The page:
Web Of Games

Editor’s note: This guest post is written by Adam Bosworth, co-founder of Keas, a startup that turns staying healthy into a game. Previously, he spearheaded Google Health, was chief architect at BEA Systems, and one of the fathers of XML.

In the tech industry, it is usually bad to be over 30. I’m 55. But there is one advantage to age, and that’s perspective. I witnessed the deep change that PCs brought, enabling technically skilled people to access computing power, call it tens of millions of people. Next was the Graphical User Interface (GUI) which brought productivity applications to most knowledge workers, call it hundreds of millions of people. Then the Web and mobile phones brought access to anyone and any information anywhere at any time, call it billions of people.

I predict that the next inflection point won’t be about numbers of users. It will be about engagement.

The tech industry has a neologism: “Gamification.” Inside this awkward term are three profound truths:

  1. Social games change engagement in deep and dramatic ways. If you want to get people to do something that they might not otherwise do—such as plan for retirement, study for exams, learn something new, get healthier or pick a school for their kids—make it a social game. You will see engagement rates change from a mere 5% to 70% or more, and people will sustain those rates week after week after week. Why? Because games are fun and appeal to the primitive brain in all of us that wants constant rewards, social recognition and adventure.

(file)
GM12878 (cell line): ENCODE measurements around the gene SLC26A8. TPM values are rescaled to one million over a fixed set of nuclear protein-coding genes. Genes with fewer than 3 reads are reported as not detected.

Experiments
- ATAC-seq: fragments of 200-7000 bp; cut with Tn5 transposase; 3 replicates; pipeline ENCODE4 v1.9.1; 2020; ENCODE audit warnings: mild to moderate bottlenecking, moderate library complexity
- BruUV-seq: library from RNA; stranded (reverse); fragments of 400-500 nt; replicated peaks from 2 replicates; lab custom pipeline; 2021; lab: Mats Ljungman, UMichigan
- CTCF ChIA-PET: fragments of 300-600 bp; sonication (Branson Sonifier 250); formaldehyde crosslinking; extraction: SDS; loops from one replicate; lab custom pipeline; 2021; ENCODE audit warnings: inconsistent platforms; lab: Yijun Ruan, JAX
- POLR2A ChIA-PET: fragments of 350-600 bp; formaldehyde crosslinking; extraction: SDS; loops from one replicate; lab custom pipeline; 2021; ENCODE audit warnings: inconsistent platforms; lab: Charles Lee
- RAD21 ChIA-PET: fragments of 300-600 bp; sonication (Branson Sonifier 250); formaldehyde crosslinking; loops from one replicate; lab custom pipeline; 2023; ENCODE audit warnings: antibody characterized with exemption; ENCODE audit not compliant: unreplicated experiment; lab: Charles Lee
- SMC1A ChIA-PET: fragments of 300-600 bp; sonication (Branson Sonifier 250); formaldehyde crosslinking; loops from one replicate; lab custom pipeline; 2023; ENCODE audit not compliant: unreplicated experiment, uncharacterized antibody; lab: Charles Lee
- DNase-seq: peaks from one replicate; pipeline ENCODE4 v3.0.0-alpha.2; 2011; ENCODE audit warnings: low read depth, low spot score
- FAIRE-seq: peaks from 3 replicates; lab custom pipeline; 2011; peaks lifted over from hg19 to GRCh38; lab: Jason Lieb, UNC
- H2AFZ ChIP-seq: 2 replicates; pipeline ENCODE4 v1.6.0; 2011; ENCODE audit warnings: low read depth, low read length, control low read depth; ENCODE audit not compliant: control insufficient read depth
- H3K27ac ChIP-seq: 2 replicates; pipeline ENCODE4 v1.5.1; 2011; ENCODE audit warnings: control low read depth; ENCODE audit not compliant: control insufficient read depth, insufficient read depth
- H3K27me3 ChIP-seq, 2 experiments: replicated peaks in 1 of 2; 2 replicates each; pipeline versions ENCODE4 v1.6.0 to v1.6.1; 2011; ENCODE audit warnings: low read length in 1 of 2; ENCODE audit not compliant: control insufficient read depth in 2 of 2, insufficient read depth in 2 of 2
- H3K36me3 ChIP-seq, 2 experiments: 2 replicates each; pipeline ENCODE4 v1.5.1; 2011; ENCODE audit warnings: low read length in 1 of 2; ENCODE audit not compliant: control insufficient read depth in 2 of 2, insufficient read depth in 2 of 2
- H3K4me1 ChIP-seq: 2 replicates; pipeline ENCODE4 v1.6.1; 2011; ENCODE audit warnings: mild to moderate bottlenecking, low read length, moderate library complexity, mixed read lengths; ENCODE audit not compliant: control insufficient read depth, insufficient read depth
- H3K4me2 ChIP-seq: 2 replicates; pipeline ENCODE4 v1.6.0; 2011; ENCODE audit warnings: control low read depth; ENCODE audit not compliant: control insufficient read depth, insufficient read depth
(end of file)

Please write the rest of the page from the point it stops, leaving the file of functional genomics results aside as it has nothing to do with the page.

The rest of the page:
2. Gamification will accelerate the movement from physical to online solutions.  Already, we read about vanishing shopping malls being replaced by online shopping, but as websites that sell goods and services become games rather than content sites (and this is already happening), the trend away from buying at bricks-and-mortar stores will accelerate dramatically unless we can make shopping more fun—because as Groupon has already demonstrated, people like this juxtaposition of shopping and games.
  3. Mobile will finally take its place as king, a position to which it has rapidly been ascending the last several years. Japan provided early evidence of this (watch any group of people there riding the train), but social games lend themselves to this form factor and this form factor is location-aware and constantly with you. We will see the end of PCs within a decade. They will be replaced by mobile devices, including tablet devices.

We used to teach information design. Then we taught UI design and UI interaction. But now it will be game mechanics. Within two years (if not already), lack of understanding appointment mechanics, game mechanics and leveling will be as crippling to someone who aspires to design online solutions as it is today for someone who doesn’t understand HTML and CSS and AJAX and JQuery.

For the old world, it’s game over.

Photo credit: Daniela Hartmann